Practice Relating to Rule 1. The Principle of Distinction between Civilians and Combatants
Cuba’s Military Criminal Code (1979) punishes “anyone who, in areas of military operations, commits violence against the [civilian] population”.
In 2010, in its second periodic report to the Committee against Torture, Cuba stated:
53. Given the definition of torture contained in article 1 of the Convention, any act of torture is prohibited and punishable under Cuban law. Actions involving torture are punishable under various sections of the Criminal Code in relation to a wide range of offences, such as:
(g) … violence against the population in a region of military operations ([Military Criminal Code (1979)].
108. Article 44.1 of the Military [Criminal Code], which establishes the offence of violence against the civilian population in a region of military operations, provides that “Anyone who performs acts of violence against the civilian population in a region of military operations … is liable to a penalty of one to eight years’ imprisonment”. Paragraph (2) of this article establishes that if such acts are performed repeatedly or with cruelty, or cause considerable material damage, the penalty shall be between eight and 20 years’ imprisonment or death.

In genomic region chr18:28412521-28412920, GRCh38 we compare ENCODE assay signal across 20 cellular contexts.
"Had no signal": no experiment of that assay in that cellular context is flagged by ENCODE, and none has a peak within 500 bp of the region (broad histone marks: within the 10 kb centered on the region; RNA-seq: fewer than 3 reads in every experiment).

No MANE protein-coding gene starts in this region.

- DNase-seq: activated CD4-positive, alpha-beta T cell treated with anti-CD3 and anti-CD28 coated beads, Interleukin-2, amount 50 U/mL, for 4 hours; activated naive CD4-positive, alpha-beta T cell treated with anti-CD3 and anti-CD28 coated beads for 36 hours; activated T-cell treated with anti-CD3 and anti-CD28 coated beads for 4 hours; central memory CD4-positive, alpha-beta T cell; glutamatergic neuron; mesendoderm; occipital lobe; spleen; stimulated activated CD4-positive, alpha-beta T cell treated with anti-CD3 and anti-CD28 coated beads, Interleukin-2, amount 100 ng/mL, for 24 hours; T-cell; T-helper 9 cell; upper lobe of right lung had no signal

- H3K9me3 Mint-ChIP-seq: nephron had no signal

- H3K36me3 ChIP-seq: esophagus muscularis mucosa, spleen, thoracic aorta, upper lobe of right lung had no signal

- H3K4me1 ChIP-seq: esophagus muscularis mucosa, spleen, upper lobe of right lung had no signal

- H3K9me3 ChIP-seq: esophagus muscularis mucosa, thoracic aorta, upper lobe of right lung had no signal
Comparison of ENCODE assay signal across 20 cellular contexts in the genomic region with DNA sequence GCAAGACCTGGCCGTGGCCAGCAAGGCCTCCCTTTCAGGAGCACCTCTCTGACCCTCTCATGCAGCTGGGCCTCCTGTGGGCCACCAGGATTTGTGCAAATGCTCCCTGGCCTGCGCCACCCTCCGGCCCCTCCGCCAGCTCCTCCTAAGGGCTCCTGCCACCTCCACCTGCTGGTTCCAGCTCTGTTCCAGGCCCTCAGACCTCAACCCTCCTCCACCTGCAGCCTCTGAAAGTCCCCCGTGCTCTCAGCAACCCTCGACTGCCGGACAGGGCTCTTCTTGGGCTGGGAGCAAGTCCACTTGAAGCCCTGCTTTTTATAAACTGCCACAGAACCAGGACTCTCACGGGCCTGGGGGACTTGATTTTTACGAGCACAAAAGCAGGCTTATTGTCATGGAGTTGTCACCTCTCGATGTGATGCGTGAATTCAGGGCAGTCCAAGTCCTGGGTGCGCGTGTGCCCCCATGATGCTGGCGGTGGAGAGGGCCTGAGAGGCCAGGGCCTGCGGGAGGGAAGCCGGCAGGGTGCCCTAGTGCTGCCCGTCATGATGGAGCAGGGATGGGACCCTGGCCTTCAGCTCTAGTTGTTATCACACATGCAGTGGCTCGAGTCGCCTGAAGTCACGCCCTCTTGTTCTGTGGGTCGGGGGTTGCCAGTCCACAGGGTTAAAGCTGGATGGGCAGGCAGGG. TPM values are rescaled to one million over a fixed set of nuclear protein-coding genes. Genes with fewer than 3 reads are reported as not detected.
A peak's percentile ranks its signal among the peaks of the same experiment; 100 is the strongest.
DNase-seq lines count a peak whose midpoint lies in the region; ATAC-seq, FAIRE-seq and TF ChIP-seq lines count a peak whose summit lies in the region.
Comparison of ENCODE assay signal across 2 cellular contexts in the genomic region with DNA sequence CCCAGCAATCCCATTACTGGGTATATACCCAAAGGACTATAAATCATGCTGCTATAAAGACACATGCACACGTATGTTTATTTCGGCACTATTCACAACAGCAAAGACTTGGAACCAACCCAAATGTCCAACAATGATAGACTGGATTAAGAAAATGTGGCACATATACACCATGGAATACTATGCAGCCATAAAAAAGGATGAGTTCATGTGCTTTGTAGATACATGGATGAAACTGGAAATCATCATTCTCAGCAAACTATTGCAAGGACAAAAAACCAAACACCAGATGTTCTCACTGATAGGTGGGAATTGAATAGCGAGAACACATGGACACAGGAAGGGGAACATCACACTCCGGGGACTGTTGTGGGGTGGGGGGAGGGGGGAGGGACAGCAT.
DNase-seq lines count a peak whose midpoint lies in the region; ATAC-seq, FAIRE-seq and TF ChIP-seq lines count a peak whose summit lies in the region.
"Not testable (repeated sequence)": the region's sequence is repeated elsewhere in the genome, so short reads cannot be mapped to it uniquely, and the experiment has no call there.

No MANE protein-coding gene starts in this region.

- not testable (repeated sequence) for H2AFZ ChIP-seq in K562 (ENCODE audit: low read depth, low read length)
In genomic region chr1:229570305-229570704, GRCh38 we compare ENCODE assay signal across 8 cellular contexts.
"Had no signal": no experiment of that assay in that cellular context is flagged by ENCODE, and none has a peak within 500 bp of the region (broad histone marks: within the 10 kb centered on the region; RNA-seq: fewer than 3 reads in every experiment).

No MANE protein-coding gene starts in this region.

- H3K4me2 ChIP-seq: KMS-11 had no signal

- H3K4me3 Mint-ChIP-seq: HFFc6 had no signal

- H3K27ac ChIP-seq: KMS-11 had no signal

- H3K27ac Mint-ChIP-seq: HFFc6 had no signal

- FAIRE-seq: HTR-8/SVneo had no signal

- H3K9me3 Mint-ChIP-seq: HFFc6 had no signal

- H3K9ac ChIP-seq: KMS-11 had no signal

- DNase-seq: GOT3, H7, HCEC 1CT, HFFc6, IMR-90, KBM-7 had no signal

In 2010, in a statement before the UN General Assembly on the status of the Protocols Additional to the 1949 Geneva Conventions, and Relating to the Protection of Victims of Armed Conflicts, the representative of Cuba stated:
Increasingly, the civilian population are the victims and direct targets of all kinds of abuses committed by armed forces involved in conflicts. The constant imperialist aggression and permanent interference in the internal affairs of third world countries, … and the indiscriminate killing of innocent civilians, are [among] the fundamental causes of current violations of international humanitarian law.